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Six Month Resolution Review

Most of my focus in June was on getting items cleared out of my house and packed up for the yard sale (July 21st!).  I didn’t put as much concentrated effort into the other resolutions, just a tweak here and there.  I was able to get some blog work done, though, so that feels good.

In reviewing where I am six months into my resolutions, I’ve come to a decision to drop three of them: one because it was accomplished, one that is not entirely necessary, and one that’s too big and vague to effectively take on right now.  I’m making big progress on the house, a little progress with my budget, and breaking even in other areas.

I’d say this first six months has been a really great learning experience for me, if sometimes frustrating.  But there is a reason why there are so many quotes about the usefulness of failure, and how learning from those failures leads you to success.  I feel as though I’ve failed more than I’ve succeeded, but I’m trying to learn about myself in the process.  And I’m trying to teach myself not to be upset about my failures, but to keep in mind that this is a long-term venture.  I am changing habits, and that doesn’t happen overnight.  I’ll be lucky if I get some of these new habits accomplished in a year.  Until then, I’ll just keep plugging along.

Here’s how I did in June.

15 Comments Post a comment
  1. Changing habits is definitely a long-term process! I always think that acknowledging that something needs to change is a huge step in itself, and one you should be proud of. In many ways its easier to stay in denial, as that doesn’t require us to take any action or face the fear of the unknown or the fear of failure. So good on you for acknowledging and persisting – both require great awareness and courage. 🙂


    July 4, 2012
    • Thanks, happydancecat!

      I’ve been having a minor religious struggle lately, and you have inadvertently addressed that in your comment. “In many ways its easier to stay in denial, as that doesn’t require us to take any action or face the fear of the unknown or the fear of failure.” I just made a comment in my bible study on Monday that I sometimes just want to close the book and stay at the point I’m at right now. More knowledge and understanding, lately anyway, just seem to be a means of pointing out what I’m doing wrong or how I lack. And that is not a good feeling. But your use of the word “denial” hits home. That’s true in a whatever it is that you’re pursuing or thinking about doing. Ignorance is one thing – you don’t know that you don’t know. But denial is purposely rejecting or ignoring. It’s knowing there is something you can improve on or for yourself and choosing not to. I don’t want to be in denial.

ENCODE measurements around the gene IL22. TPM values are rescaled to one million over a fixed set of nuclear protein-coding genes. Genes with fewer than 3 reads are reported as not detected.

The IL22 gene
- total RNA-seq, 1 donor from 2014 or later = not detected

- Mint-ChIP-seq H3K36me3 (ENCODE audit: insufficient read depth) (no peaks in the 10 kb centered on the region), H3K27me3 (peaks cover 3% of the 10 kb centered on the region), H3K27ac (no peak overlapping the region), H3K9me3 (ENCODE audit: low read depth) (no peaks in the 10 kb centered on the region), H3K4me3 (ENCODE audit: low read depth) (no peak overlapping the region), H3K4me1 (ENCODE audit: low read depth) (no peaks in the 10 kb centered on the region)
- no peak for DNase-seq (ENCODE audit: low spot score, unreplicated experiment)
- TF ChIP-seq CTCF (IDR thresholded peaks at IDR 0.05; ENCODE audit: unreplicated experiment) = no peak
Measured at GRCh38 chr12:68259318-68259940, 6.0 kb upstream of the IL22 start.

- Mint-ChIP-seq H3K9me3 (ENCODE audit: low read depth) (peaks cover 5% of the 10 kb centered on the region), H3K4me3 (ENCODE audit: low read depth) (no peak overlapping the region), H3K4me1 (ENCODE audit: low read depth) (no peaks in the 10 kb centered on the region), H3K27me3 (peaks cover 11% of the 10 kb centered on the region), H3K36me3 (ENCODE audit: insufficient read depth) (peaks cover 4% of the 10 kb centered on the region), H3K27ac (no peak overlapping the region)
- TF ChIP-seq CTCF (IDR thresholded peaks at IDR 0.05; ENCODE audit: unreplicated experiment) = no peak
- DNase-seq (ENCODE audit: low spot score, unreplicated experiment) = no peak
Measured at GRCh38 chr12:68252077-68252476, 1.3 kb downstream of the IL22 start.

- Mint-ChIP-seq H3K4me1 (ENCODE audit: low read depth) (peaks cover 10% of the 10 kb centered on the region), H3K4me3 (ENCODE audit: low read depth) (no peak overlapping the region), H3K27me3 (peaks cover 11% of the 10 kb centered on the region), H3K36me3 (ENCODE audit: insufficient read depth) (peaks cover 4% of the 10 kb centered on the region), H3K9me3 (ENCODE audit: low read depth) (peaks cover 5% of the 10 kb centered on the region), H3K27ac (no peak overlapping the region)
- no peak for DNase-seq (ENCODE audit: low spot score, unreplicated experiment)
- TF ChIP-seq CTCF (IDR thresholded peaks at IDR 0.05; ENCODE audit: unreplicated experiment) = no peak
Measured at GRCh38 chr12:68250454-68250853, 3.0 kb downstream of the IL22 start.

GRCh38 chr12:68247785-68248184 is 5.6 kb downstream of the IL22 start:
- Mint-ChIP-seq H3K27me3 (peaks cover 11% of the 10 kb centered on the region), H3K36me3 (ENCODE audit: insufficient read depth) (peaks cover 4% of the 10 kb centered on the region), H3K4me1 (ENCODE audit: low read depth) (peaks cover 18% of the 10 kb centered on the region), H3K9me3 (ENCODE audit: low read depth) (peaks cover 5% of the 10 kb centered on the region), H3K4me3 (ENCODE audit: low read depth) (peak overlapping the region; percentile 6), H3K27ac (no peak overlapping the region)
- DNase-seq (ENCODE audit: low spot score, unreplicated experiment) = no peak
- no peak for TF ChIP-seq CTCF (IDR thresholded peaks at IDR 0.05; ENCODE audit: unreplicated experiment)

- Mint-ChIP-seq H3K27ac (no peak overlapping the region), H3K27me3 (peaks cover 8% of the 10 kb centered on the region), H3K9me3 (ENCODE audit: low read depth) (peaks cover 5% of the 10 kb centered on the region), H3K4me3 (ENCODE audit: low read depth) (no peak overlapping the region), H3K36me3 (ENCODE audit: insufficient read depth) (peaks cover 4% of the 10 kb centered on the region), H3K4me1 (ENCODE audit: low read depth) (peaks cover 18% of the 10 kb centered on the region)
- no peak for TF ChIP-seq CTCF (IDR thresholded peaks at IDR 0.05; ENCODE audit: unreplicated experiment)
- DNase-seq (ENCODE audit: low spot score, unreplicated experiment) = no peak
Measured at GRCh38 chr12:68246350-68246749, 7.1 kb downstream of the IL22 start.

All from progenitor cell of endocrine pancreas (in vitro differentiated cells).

Okay, I want to be, but I can’t let myself continue on in that manner 🙂

      July 4, 2012
  2. Big progress, little progress, breaking even…all positives. One is accomplished, one unnecessary, and one too big and vague to continue with at this point…these are dropped. Again positives…not only was one accomplished–\O/–but you recognize the need to drop 2 and for good reasons…they can be revisited later. Sounds like more success than failure to me. You go girl!

    July 4, 2012
    • Thank you, Patricia! I feel better without having those others to worry about, and it didn’t make sense to keep something on the list that I wasn’t really going to be able to focus on and accomplish. I would have liked to whittle the number down more – there are still 9 – but I didn’t want to let any of the others go, lol. I figure I’ve got six more months to go, and that’s a long time to work with!

      July 4, 2012
  3. Failures are always tough, but they’re usually very instructive. When I’ve been knocked to the ground (sometimes literally, as in trail running) and it’s tough to be get back up on my feet, I know it will only make me stronger. Sometimes it’s hard to find the lesson, or the solution, but I know if I just keep trudging along it will make an appearance. Sounds like you’re on the right path.